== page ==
Why The 2018 Men’s WWE Royal Rumble Match Was The Best Ever

With tears in our eyes.

Rusev Rumble

An atonement masquerading as an epic, exhausting wrestling match, the 2018 Men’s Royal Rumble was the best of its kind.

Even when the Rumble is awful, it is captivating - often within the same very match - but this super-serving of fan service was as flawless as this inherently flawed match gets. Anxiety, the overarching emotion synonymous with the January spectacular in recent years, coursed through the audience almost immediately. Jarringly positioned in the midcard, those of a pessimistic disposition felt uneasy.

Roman Reigns is winning this thing. Roman Reigns is winning this thing, and he’s winning it now because WWE does not want the inevitable shower of rage to define the show’s closing moments.

Rusev emerged from the curtain in the #1 slot purely, you suspect, as an excuse for Aiden English to serenade us. What initially felt like a cynical retread of last year’s calculated engineering of a “moment” soon dissipated upon the realisation that Rusev was infinitely more talented and popular than Big Cass. The tagline for last year’s Alamo Dome-held Rumble, incidentally, ran ‘Remember The Rumble’. WWE heeded their own advice, albeit one year later.

In 2018, WWE Remembered The Rumble.

WWE remembered its immense foundation for creativity. WWE remembered its platform to introduce and reintroduce us to the stars of the past and the future. WWE remembered that it is both the most fun and the most serious match promoted all year. The company remembered its inimitable appeal. Most tellingly, most rewardingly, WWE remembered its status as a meritocratic star-maker - and not an antagonistic, painfully predictable exercise in furthering an isolated narrative.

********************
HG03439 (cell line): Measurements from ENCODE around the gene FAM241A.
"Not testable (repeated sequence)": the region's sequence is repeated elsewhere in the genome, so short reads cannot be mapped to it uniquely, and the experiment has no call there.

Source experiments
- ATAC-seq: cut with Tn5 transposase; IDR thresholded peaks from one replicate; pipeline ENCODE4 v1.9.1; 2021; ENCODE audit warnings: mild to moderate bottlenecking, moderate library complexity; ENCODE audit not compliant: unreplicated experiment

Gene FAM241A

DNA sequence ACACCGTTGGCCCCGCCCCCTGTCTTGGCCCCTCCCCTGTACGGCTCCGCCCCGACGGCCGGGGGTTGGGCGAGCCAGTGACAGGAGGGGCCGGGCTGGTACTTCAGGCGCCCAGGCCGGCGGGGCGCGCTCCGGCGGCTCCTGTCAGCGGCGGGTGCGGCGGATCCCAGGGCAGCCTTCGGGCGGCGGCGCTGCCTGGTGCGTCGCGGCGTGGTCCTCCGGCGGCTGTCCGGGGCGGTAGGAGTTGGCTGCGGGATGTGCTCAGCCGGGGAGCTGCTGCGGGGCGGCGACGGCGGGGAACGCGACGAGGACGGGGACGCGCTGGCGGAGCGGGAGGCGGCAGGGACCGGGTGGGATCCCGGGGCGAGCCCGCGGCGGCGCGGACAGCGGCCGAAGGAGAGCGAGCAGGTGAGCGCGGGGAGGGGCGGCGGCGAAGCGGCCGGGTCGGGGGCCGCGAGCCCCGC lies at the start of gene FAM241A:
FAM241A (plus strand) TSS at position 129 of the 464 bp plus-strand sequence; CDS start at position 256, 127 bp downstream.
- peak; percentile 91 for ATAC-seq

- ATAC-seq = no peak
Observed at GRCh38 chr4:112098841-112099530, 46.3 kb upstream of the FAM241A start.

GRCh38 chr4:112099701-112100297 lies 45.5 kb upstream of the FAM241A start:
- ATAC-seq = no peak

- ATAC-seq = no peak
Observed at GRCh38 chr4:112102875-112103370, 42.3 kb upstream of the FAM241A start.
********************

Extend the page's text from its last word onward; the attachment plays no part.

Rusev was joined by entrant #2, Finn Bálor, allowing the beleaguered, directionless Demon a platform on which to reconnect with a disenfranchised audience via an inspiring Iron Man stint. Clad in claret, Bálor looked positively regal - an inspired choice that mirrored his return to the realm of wrestling royalty. Rhyno delivered the usual early elimination, via Baron Corbin - before, in a shocking moment foreshadowing whose side WWE was on, fan favourite Bálor ejected the office’s former golden boy. Corbin was apoplectic, removing and decking Bálor and Rusev from the fray. He then blasted an entering Heath Slater on the ramp, whose absurdly protracted selling only added more depth to the punchline.

With a motionless field ahead of him, Elias strummed his way to the ring, kicking Slater in the head without missing a note. This was glorious. Any heel can generate boos through criticising the local sports team; the magic of Elias - before he locks up, anyway - is his ability to rile up the digital global consumer. CONT'D...


Michael Sidgwick is an editor, writer and podcaster for WhatCulture Wrestling. With over seven years of experience in wrestling analysis, Michael was published in the influential institution that was Power Slam magazine, and specialises in providing insights into All Elite Wrestling - so much so that he wrote a book about the subject. You can order Becoming All Elite: The Rise Of AEW on Amazon. Possessing a deep knowledge also of WWE, WCW, ECW and New Japan Pro Wrestling, Michael’s work has been publicly praised by former AEW World Champion Kenny Omega, present AEW World Champion MJF, and surefire Undisputed WWE Universal Champion Cody Rhodes. When he isn’t putting your finger on why things are the way they are in the endlessly fascinating world of professional wrestling, Michael wraps his own around a hand grinder to explore the world of specialty coffee. Follow Michael on X (formerly known as Twitter) @MSidgwick for more!